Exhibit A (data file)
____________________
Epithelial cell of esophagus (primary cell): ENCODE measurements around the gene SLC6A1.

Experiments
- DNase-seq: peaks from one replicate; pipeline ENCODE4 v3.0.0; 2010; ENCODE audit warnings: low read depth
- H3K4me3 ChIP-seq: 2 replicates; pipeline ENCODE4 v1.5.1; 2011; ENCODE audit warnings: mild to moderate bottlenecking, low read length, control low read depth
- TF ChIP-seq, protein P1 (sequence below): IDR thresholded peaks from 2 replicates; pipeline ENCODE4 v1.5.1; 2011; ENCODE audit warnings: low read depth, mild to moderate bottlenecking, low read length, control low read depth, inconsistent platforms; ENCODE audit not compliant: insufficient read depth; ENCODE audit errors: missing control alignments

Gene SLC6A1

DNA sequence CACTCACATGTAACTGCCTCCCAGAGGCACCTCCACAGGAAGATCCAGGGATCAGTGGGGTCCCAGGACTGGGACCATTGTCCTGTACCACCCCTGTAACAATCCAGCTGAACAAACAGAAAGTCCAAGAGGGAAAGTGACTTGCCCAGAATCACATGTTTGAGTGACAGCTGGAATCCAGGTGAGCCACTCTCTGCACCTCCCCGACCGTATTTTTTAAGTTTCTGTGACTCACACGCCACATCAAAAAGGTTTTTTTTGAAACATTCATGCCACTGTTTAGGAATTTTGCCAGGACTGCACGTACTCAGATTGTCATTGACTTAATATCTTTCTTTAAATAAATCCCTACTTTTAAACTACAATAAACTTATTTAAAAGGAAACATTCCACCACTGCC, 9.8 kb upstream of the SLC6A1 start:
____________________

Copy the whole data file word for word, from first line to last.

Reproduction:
Epithelial cell of esophagus (primary cell): ENCODE measurements around the gene SLC6A1.

Experiments
- DNase-seq: peaks from one replicate; pipeline ENCODE4 v3.0.0; 2010; ENCODE audit warnings: low read depth
- H3K4me3 ChIP-seq: 2 replicates; pipeline ENCODE4 v1.5.1; 2011; ENCODE audit warnings: mild to moderate bottlenecking, low read length, control low read depth
- TF ChIP-seq, protein P1 (sequence below): IDR thresholded peaks from 2 replicates; pipeline ENCODE4 v1.5.1; 2011; ENCODE audit warnings: low read depth, mild to moderate bottlenecking, low read length, control low read depth, inconsistent platforms; ENCODE audit not compliant: insufficient read depth; ENCODE audit errors: missing control alignments

Gene SLC6A1

DNA sequence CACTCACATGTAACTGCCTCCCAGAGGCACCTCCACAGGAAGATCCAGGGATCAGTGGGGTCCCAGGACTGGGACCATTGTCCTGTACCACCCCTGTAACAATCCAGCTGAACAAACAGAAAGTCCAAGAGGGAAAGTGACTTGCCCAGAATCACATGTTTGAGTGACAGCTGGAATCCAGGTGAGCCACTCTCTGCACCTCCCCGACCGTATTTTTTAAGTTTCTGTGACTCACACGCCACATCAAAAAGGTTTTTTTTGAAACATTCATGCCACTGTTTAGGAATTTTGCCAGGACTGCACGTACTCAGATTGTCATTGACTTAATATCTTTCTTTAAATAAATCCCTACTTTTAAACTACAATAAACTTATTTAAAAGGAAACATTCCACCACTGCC, 9.8 kb upstream of the SLC6A1 start: